Sameh was in her last year at Cairo University when, as she describes, she showed up one day suddenly dressed in niqab.
“They freaked out,” she recalls, laughing. “I was the only person in niqab in all four grades. No one knew how to handle it.”
“People have this very negative image of women in niqab - that they are low class and uneducated,” adds El-Meshad. “One of the reasons why I wore it was the people take a better idea of the niqab. To me it was like, I am educated, I know how to talk, I am social, and I wear niqab. I make it a point to go and talk to people for that reason.”
Above all other preconceptions regarding niqab women, these young women – all of whom are married, two of them, already mothers – want to make one thing clear to the outside world. Their decision to wear niqab, they say, was in no way influenced by any man in their life, be it their husbands or fathers.
“I use to sit with my husband, before we got married, without the niqab,” admits Sameh. “Some people yell at me and say ‘no, that’s not right, you are niqab.’ It’s none of their business. I am free to do whatever I want. It’s my right, and the right of the man I was going to marry that we get use to each other and he gets to know me without the niqab.”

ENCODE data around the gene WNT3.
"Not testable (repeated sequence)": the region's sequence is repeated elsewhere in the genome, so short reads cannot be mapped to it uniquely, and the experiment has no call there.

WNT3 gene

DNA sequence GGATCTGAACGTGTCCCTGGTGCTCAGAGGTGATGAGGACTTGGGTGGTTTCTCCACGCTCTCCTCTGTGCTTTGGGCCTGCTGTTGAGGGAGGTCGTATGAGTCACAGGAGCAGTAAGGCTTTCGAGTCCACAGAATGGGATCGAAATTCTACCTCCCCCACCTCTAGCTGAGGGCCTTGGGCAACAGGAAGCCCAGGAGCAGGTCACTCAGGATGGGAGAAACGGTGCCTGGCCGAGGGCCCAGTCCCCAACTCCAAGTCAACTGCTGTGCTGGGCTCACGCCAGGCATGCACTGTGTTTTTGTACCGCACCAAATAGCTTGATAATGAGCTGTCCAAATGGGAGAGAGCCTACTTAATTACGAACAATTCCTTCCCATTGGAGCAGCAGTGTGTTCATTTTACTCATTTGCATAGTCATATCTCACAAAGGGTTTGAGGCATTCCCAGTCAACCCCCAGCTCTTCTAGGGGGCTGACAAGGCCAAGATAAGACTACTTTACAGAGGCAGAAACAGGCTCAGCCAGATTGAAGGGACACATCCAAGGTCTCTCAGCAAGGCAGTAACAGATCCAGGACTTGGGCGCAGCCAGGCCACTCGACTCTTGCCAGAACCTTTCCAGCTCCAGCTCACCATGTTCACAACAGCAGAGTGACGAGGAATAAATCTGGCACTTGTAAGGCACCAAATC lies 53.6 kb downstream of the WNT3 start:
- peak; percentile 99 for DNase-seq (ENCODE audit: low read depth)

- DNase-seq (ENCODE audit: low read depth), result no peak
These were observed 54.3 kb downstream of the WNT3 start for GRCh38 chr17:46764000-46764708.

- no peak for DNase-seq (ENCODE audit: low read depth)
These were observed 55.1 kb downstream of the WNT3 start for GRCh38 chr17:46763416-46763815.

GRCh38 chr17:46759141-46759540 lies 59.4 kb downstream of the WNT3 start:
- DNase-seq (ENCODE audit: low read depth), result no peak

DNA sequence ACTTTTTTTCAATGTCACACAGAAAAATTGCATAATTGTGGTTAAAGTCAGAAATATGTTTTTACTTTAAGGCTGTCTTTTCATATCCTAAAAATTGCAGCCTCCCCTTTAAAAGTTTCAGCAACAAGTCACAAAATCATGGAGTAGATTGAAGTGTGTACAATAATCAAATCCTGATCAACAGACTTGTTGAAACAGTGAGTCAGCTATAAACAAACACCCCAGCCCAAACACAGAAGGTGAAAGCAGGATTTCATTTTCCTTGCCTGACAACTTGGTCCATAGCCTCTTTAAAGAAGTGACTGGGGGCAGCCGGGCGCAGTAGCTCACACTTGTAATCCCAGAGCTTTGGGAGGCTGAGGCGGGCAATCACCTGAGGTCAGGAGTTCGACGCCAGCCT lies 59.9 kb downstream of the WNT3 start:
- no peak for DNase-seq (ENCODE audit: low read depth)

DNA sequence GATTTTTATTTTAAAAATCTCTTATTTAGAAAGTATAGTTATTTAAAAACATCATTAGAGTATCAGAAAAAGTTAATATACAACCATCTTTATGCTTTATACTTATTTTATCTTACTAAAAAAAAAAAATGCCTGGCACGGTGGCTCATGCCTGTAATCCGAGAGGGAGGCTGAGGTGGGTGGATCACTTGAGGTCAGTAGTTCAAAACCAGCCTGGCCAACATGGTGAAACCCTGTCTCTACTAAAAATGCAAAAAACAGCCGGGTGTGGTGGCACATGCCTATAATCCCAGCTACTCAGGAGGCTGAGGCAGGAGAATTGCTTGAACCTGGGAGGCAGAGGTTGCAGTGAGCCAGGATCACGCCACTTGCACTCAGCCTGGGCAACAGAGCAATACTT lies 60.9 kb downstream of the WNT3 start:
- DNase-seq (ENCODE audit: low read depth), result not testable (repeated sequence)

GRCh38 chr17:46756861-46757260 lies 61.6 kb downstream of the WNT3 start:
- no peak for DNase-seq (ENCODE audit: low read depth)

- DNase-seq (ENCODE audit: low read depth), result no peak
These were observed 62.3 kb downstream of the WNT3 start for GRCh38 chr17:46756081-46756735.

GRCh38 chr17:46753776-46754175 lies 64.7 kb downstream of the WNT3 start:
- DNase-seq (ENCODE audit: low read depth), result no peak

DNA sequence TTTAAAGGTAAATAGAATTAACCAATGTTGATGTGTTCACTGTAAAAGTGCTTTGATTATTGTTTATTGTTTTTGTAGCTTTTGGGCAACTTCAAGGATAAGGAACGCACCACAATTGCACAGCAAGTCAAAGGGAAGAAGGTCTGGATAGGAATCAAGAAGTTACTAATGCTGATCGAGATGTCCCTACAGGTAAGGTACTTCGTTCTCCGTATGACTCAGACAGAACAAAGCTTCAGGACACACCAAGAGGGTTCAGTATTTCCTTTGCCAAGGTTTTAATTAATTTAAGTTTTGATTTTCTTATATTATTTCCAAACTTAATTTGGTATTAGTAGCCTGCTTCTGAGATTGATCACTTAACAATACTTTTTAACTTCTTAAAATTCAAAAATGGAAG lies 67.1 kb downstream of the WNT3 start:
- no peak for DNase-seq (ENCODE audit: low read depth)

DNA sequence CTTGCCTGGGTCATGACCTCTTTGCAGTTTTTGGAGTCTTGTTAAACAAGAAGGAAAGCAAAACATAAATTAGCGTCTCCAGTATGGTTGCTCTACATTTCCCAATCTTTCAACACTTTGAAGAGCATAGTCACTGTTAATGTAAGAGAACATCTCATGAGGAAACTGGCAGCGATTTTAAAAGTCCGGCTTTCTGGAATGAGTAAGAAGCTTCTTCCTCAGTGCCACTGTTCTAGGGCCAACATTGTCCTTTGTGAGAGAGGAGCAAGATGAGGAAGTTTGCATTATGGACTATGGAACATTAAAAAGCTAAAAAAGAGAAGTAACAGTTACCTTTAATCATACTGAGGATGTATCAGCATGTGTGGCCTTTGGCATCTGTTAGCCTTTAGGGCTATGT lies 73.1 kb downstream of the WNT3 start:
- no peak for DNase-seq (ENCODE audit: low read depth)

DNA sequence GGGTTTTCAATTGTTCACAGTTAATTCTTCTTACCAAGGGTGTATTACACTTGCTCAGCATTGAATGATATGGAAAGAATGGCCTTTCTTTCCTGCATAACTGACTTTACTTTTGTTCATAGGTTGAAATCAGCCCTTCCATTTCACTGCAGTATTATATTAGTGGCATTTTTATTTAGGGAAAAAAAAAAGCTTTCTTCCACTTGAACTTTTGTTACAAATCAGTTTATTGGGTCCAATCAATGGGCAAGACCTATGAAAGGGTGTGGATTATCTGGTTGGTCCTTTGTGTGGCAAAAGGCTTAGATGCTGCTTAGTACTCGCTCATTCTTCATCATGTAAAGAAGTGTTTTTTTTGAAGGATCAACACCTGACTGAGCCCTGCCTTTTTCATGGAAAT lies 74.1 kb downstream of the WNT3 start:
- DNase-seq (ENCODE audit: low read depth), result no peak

“When I wore the niqab, I had been engaged for 6 months,” recalls El-Meshad. “My parents were afraid that my husband influenced me. But it wasn’t like that at all. The first thing I did before I wore it is I asked my mom and dad. My mom said, ‘I can’t tell you not to do something that is good for you.’ My dad actually got me my first niqab. So, you see, I chose this.”
* Vivian Salama spent three years as a journalist in the Middle East, recently returning to New York to pursue a degree in Middle East Studies at Columbia University. Her articles have appeared in Newsweek, USA Today, The International Herald Tribune, The Daily Star and the Jerusalem Post. Prior to working in the Middle East, Salama was a producer for The Today Show on NBC in New York. This article is distributed by the Common Ground News Service (CGNews) and can be accessed at www.commongroundnews.org.
Source: Daily Star-Egypt, 26 February 2006, www.dailystaregypt.com